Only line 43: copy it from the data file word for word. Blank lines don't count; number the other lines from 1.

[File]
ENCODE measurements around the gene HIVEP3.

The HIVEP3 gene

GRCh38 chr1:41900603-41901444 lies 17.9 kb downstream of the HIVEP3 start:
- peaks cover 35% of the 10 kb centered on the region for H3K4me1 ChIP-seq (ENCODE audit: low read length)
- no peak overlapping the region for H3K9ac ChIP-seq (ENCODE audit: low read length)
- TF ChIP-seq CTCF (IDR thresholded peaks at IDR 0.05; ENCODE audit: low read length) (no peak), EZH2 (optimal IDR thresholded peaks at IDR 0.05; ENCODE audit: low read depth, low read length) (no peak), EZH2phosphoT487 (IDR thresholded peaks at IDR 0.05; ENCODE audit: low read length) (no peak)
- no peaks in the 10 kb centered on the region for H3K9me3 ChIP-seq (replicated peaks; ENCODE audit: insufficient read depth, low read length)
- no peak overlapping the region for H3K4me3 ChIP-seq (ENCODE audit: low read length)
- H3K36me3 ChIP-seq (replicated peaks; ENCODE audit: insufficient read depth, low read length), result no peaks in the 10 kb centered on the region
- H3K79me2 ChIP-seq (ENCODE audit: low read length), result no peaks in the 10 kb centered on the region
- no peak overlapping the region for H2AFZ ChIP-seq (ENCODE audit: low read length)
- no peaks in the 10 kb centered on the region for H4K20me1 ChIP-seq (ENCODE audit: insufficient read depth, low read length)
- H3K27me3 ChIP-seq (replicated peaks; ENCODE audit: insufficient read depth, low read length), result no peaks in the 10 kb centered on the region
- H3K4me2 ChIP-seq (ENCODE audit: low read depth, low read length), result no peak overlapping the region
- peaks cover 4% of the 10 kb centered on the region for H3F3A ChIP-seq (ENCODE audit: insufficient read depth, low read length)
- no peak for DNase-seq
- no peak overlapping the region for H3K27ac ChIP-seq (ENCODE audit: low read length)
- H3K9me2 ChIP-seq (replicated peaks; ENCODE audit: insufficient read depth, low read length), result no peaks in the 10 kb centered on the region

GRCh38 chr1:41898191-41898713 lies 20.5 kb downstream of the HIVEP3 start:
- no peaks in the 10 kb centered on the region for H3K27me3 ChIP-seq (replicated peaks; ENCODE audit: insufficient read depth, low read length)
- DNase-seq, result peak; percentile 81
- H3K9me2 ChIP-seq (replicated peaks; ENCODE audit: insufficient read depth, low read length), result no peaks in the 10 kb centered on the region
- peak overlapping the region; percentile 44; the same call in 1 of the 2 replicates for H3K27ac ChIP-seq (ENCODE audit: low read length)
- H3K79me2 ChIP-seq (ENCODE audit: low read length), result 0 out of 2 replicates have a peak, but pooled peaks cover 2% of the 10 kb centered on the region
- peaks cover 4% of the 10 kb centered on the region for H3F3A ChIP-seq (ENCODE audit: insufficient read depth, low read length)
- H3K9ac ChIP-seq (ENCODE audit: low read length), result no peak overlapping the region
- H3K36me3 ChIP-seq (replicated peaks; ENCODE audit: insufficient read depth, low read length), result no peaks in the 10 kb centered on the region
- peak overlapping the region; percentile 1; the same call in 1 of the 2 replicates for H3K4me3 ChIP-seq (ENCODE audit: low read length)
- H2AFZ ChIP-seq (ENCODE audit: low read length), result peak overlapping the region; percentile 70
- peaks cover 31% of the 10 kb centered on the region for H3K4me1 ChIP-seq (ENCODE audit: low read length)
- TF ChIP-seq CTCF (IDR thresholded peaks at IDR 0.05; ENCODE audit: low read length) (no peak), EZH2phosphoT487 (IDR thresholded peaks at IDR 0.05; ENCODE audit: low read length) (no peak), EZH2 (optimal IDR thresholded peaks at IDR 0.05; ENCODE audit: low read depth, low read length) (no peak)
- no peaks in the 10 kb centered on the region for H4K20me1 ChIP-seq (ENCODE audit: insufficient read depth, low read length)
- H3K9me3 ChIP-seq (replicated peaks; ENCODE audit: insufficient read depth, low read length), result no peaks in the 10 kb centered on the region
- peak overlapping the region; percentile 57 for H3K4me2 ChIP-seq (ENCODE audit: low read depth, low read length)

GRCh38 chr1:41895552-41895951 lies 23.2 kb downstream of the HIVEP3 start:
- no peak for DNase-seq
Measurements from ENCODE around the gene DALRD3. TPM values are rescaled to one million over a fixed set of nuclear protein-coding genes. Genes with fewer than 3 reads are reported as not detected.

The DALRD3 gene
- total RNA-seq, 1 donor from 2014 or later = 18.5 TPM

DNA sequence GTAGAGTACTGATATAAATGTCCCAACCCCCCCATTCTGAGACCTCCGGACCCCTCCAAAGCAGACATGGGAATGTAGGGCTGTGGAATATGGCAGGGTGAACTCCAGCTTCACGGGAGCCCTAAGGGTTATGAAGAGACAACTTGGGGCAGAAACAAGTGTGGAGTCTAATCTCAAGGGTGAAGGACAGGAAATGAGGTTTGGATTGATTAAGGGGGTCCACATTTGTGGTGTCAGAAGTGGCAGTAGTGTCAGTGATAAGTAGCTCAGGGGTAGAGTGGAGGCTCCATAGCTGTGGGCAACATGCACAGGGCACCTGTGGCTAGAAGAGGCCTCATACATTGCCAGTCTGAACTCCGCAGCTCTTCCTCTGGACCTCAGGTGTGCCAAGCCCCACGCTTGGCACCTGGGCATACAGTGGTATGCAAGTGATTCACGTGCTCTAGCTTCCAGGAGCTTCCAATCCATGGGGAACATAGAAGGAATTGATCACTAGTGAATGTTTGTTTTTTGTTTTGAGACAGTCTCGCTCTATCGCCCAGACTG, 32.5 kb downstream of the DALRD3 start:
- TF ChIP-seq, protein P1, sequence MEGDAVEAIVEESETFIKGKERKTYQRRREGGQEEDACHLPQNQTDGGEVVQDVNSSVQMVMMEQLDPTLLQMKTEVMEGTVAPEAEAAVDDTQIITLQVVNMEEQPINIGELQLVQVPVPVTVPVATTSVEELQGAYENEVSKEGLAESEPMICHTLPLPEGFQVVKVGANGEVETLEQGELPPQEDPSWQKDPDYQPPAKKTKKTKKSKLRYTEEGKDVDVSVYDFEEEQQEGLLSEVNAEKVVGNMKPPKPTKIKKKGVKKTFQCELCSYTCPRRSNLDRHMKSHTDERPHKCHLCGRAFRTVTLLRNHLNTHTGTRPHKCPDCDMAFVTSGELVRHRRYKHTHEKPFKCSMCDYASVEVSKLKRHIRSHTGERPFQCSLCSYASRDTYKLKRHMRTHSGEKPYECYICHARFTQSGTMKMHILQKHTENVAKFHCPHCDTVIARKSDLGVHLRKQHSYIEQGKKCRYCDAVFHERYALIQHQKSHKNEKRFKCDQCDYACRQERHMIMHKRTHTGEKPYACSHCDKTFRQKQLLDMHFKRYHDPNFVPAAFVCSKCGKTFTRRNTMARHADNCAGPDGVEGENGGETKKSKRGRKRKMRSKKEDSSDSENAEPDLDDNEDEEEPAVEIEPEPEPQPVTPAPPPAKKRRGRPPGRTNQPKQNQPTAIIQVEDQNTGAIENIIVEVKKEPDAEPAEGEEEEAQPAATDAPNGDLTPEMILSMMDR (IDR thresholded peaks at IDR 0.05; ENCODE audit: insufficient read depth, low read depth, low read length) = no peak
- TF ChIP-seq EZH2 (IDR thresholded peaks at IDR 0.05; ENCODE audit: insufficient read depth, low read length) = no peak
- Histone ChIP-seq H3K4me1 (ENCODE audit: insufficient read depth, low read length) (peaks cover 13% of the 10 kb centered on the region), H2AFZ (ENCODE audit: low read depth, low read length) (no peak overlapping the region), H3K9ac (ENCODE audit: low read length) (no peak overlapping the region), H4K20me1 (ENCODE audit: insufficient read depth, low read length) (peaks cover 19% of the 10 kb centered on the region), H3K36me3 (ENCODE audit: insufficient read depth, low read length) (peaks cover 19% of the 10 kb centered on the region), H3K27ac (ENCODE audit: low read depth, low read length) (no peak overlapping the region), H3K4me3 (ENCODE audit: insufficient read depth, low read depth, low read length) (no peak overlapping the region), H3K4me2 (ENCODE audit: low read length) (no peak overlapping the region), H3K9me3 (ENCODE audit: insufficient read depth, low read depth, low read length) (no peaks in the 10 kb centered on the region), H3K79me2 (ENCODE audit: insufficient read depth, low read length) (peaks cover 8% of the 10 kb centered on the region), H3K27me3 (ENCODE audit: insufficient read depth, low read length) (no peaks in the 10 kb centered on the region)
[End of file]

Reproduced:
- Histone ChIP-seq H3K4me1 (ENCODE audit: insufficient read depth, low read length) (peaks cover 13% of the 10 kb centered on the region), H2AFZ (ENCODE audit: low read depth, low read length) (no peak overlapping the region), H3K9ac (ENCODE audit: low read length) (no peak overlapping the region), H4K20me1 (ENCODE audit: insufficient read depth, low read length) (peaks cover 19% of the 10 kb centered on the region), H3K36me3 (ENCODE audit: insufficient read depth, low read length) (peaks cover 19% of the 10 kb centered on the region), H3K27ac (ENCODE audit: low read depth, low read length) (no peak overlapping the region), H3K4me3 (ENCODE audit: insufficient read depth, low read depth, low read length) (no peak overlapping the region), H3K4me2 (ENCODE audit: low read length) (no peak overlapping the region), H3K9me3 (ENCODE audit: insufficient read depth, low read depth, low read length) (no peaks in the 10 kb centered on the region), H3K79me2 (ENCODE audit: insufficient read depth, low read length) (peaks cover 8% of the 10 kb centered on the region), H3K27me3 (ENCODE audit: insufficient read depth, low read length) (no peaks in the 10 kb centered on the region)